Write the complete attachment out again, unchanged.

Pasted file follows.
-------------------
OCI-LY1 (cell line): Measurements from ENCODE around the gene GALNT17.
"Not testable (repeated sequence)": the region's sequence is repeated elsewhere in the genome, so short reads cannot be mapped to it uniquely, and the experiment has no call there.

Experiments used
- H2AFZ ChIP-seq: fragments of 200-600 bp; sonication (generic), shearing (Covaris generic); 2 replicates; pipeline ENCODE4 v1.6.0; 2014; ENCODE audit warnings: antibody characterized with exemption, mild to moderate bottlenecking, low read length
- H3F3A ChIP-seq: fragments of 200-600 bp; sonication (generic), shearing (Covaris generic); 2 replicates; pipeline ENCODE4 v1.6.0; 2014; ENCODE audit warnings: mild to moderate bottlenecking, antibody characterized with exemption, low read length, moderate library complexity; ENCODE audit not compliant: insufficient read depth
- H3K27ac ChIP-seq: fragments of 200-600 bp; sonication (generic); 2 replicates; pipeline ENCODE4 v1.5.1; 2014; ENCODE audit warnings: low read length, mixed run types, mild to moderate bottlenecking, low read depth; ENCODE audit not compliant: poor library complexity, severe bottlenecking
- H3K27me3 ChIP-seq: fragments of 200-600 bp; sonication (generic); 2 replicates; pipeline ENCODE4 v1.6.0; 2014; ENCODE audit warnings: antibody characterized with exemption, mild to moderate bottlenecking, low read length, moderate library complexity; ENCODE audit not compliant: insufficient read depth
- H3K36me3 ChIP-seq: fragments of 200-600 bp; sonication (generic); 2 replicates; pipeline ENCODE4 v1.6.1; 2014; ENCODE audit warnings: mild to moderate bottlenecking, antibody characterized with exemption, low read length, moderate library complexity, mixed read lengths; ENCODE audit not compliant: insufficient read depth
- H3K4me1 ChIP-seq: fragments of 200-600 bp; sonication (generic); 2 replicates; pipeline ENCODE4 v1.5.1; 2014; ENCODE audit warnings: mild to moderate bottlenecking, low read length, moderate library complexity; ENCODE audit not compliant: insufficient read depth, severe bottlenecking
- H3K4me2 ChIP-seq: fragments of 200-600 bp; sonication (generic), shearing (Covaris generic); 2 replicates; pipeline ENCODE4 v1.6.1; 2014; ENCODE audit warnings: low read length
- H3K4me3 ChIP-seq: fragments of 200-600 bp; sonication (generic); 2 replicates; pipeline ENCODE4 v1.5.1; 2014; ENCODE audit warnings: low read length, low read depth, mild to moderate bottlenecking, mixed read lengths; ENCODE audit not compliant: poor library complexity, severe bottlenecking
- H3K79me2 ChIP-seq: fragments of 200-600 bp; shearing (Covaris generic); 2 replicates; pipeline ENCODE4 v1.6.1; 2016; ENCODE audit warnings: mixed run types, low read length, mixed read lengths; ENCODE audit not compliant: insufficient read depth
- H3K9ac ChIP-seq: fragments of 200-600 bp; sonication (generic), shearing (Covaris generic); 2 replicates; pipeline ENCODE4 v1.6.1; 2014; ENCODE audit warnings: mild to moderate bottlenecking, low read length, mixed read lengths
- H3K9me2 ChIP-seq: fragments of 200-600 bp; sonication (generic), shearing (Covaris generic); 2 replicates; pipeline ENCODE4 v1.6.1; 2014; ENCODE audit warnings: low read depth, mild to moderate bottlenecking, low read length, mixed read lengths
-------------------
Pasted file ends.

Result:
OCI-LY1 (cell line): Measurements from ENCODE around the gene GALNT17.
"Not testable (repeated sequence)": the region's sequence is repeated elsewhere in the genome, so short reads cannot be mapped to it uniquely, and the experiment has no call there.

Experiments used
- H2AFZ ChIP-seq: fragments of 200-600 bp; sonication (generic), shearing (Covaris generic); 2 replicates; pipeline ENCODE4 v1.6.0; 2014; ENCODE audit warnings: antibody characterized with exemption, mild to moderate bottlenecking, low read length
- H3F3A ChIP-seq: fragments of 200-600 bp; sonication (generic), shearing (Covaris generic); 2 replicates; pipeline ENCODE4 v1.6.0; 2014; ENCODE audit warnings: mild to moderate bottlenecking, antibody characterized with exemption, low read length, moderate library complexity; ENCODE audit not compliant: insufficient read depth
- H3K27ac ChIP-seq: fragments of 200-600 bp; sonication (generic); 2 replicates; pipeline ENCODE4 v1.5.1; 2014; ENCODE audit warnings: low read length, mixed run types, mild to moderate bottlenecking, low read depth; ENCODE audit not compliant: poor library complexity, severe bottlenecking
- H3K27me3 ChIP-seq: fragments of 200-600 bp; sonication (generic); 2 replicates; pipeline ENCODE4 v1.6.0; 2014; ENCODE audit warnings: antibody characterized with exemption, mild to moderate bottlenecking, low read length, moderate library complexity; ENCODE audit not compliant: insufficient read depth
- H3K36me3 ChIP-seq: fragments of 200-600 bp; sonication (generic); 2 replicates; pipeline ENCODE4 v1.6.1; 2014; ENCODE audit warnings: mild to moderate bottlenecking, antibody characterized with exemption, low read length, moderate library complexity, mixed read lengths; ENCODE audit not compliant: insufficient read depth
- H3K4me1 ChIP-seq: fragments of 200-600 bp; sonication (generic); 2 replicates; pipeline ENCODE4 v1.5.1; 2014; ENCODE audit warnings: mild to moderate bottlenecking, low read length, moderate library complexity; ENCODE audit not compliant: insufficient read depth, severe bottlenecking
- H3K4me2 ChIP-seq: fragments of 200-600 bp; sonication (generic), shearing (Covaris generic); 2 replicates; pipeline ENCODE4 v1.6.1; 2014; ENCODE audit warnings: low read length
- H3K4me3 ChIP-seq: fragments of 200-600 bp; sonication (generic); 2 replicates; pipeline ENCODE4 v1.5.1; 2014; ENCODE audit warnings: low read length, low read depth, mild to moderate bottlenecking, mixed read lengths; ENCODE audit not compliant: poor library complexity, severe bottlenecking
- H3K79me2 ChIP-seq: fragments of 200-600 bp; shearing (Covaris generic); 2 replicates; pipeline ENCODE4 v1.6.1; 2016; ENCODE audit warnings: mixed run types, low read length, mixed read lengths; ENCODE audit not compliant: insufficient read depth
- H3K9ac ChIP-seq: fragments of 200-600 bp; sonication (generic), shearing (Covaris generic); 2 replicates; pipeline ENCODE4 v1.6.1; 2014; ENCODE audit warnings: mild to moderate bottlenecking, low read length, mixed read lengths
- H3K9me2 ChIP-seq: fragments of 200-600 bp; sonication (generic), shearing (Covaris generic); 2 replicates; pipeline ENCODE4 v1.6.1; 2014; ENCODE audit warnings: low read depth, mild to moderate bottlenecking, low read length, mixed read lengths